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HELSINKI, Finland — President Donald Trump, while standing alongside Russian President Vladimir Putin, refused to acknowledge what major U.S. major intelligence agencies have been saying for more than a year: That Russian nationals, following orders from Putin, interfered in the 2016 election and carried out cyberattacks on American political figures.
Reporters asked Trump directly about election interference during a joint news conference he and Putin held Monday after first meeting one-on-one and then holding a larger meeting that included top American and Russian presidential aides. In response, President Trump, standing alongside a smiling Putin, said he could not be certain that Russia interfered in the 2016 election. Trump’s statements were a stunning development, given that the top intelligence agencies in the United States including the FBI, CIA, and National Security Agency have all said they believe Russia meddled in the election.
“They said they think it’s Russia,” Mr. Trump said, explaining that while U.S. intelligence agencies say Russia meddled, Putin told Trump directly that Russia did not. “I have President Putin. He just said it’s not Russia. I will say this. I don’t see any reason why it would be.”
Trump went on. “I have confidence in both parties,” he said before turning to partisan politics. “What about Hillary Clinton’s emails?”
Trump also said Putin felt “very strongly” about Russian election interference and said Putin “has an interesting idea.” Later, Trump hinted that Putin’s ideas was to have Special Counsel Robert Mueller come to Russia and watch as Russian officials interviewed the 12 Russian nationals indicted for meddling in the 2016 election.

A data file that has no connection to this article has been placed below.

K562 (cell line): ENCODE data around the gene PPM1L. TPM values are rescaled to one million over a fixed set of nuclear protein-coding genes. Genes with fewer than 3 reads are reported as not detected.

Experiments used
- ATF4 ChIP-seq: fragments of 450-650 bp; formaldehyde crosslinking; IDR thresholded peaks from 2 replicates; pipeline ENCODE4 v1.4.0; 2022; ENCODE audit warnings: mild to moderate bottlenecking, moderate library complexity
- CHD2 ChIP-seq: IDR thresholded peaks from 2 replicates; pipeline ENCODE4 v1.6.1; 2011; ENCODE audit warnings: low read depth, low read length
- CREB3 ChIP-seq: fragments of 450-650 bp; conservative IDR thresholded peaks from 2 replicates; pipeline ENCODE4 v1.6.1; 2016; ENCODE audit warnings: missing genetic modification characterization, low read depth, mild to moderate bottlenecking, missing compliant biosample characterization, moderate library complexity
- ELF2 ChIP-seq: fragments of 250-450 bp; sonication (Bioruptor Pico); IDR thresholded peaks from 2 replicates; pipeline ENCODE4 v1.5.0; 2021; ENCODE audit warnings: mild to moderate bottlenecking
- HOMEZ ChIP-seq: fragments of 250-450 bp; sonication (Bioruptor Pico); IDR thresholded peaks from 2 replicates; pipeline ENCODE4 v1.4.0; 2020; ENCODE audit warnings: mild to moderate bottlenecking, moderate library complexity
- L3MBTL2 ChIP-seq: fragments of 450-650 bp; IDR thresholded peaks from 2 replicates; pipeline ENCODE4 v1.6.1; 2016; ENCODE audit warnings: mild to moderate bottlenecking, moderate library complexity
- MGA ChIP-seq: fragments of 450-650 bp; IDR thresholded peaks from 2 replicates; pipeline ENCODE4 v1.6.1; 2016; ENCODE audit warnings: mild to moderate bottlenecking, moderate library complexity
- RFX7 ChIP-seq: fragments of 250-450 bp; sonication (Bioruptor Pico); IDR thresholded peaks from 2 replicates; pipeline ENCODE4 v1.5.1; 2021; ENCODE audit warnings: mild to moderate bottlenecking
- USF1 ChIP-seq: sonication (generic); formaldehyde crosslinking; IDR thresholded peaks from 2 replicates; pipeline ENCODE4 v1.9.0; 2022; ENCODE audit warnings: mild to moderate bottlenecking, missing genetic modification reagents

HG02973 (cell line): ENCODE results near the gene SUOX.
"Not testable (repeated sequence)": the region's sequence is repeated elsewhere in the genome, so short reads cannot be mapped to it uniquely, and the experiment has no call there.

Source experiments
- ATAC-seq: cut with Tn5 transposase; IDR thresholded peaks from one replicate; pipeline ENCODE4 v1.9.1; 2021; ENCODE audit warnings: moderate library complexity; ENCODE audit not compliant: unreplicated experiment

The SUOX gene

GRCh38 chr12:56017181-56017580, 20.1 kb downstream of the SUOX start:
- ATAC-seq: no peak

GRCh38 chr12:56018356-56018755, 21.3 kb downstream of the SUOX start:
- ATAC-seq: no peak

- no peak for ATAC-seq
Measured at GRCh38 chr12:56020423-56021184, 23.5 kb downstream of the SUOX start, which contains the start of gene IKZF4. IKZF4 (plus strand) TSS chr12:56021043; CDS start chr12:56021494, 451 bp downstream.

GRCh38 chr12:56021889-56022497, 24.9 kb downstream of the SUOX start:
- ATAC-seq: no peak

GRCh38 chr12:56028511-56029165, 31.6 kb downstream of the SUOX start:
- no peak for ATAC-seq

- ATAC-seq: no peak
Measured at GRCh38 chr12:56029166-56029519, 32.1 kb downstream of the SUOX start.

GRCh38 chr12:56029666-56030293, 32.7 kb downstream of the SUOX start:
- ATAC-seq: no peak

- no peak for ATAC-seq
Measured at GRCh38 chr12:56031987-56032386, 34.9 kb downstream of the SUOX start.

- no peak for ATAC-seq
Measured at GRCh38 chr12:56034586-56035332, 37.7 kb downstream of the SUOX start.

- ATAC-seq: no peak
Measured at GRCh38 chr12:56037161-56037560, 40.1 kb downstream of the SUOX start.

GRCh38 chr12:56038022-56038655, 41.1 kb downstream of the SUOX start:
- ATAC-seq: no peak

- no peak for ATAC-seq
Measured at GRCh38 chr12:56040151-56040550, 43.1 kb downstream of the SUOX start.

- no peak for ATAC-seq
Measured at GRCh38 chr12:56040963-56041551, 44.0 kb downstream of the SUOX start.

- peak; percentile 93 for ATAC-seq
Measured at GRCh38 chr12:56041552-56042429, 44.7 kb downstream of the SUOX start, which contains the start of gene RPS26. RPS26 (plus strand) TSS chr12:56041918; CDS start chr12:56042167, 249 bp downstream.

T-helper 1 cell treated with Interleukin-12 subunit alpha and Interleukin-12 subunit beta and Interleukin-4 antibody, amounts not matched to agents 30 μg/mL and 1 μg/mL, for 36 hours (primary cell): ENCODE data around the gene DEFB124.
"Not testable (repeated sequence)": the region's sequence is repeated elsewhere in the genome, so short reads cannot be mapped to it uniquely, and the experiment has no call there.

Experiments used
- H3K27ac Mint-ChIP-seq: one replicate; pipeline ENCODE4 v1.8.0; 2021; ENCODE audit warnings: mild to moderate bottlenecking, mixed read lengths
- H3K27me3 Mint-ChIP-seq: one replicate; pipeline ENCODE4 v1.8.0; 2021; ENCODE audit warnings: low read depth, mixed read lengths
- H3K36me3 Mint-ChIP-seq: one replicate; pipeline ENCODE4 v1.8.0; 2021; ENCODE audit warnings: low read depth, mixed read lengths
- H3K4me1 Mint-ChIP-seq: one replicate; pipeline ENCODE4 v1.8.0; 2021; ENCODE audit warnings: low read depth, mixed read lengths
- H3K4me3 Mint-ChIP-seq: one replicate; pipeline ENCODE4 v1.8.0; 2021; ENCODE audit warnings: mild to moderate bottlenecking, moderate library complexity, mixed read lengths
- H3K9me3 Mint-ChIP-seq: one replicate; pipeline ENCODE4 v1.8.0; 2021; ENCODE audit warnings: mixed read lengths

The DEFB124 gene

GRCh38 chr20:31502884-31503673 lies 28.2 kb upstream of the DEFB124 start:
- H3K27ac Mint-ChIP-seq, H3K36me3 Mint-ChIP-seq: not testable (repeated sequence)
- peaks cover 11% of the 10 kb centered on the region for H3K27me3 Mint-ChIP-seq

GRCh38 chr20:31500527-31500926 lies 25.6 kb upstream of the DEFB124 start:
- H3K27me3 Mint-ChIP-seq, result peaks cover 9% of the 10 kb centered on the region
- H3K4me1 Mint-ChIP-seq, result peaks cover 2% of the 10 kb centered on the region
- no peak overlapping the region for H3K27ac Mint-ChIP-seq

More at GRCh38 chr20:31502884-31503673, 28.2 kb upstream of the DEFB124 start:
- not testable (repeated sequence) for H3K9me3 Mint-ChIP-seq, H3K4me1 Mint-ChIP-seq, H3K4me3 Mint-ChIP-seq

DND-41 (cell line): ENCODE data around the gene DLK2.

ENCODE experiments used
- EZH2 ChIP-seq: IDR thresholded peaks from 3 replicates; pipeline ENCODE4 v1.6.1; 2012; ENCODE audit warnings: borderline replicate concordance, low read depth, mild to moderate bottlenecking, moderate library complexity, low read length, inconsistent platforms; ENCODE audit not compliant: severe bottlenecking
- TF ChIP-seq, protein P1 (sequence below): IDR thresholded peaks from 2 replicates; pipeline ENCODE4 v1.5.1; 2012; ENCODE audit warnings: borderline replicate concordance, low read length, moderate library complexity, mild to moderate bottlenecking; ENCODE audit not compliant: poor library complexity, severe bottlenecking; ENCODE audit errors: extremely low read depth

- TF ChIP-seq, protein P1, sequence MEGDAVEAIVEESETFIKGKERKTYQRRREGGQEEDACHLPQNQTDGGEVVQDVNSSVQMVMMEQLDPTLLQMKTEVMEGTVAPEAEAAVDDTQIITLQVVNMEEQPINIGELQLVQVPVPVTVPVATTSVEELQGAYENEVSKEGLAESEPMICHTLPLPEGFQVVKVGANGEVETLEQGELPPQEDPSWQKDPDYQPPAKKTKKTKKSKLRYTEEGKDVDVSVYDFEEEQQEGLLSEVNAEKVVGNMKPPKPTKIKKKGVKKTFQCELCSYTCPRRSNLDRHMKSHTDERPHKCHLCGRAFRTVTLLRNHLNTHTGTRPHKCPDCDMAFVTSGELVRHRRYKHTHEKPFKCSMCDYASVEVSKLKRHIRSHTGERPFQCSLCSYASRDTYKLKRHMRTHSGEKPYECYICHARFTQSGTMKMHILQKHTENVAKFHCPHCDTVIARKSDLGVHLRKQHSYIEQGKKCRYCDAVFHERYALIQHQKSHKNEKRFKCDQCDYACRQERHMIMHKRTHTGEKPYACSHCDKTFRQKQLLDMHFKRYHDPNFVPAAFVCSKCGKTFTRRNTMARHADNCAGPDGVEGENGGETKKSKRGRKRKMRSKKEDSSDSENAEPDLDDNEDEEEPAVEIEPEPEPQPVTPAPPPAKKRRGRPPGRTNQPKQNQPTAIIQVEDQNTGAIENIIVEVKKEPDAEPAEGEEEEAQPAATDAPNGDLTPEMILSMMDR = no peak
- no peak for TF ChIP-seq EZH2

Putin said it was “nonsense” to think Russia meddled in the 2016 election.
When asked whether he wanted Mr. Trump to win, President Putin smiled. “Yes I did. Yes I did,” he said. “Because he talked about bringing the US-Russia relationship back to normal.”
Presidents Putin and Trump held their much anticipated meeting here Monday–but only after Putin, who is often late to meetings with other world leaders, made Trump wait almost an hour for him to arrive from Russia.
U.S. President Donald Trump and Russia’s Vladimir Putin spoke at a joint news conference today. Watch their remarks in the player above.
The two men were supposed to meet at 1:20 p.m. local time. Instead, Putin landed in Helsinki almost an hour behind schedule leaving Trump waiting to start the drive to their meeting. Trump and Putin finally entered the Gothic Hall in the Finnish presidential palace at 2:10 p.m. With only two translators present, the presidents held their one-on-one meeting as the world anxiously waited to see what might come out of their discussions.
Just before going behind closed doors though, Trump, who had not been clear about his plans for the conversation, described a long list of topics he wanted to discuss but did not mention Russia’s interference in the 2016 election or the upcoming midterm elections.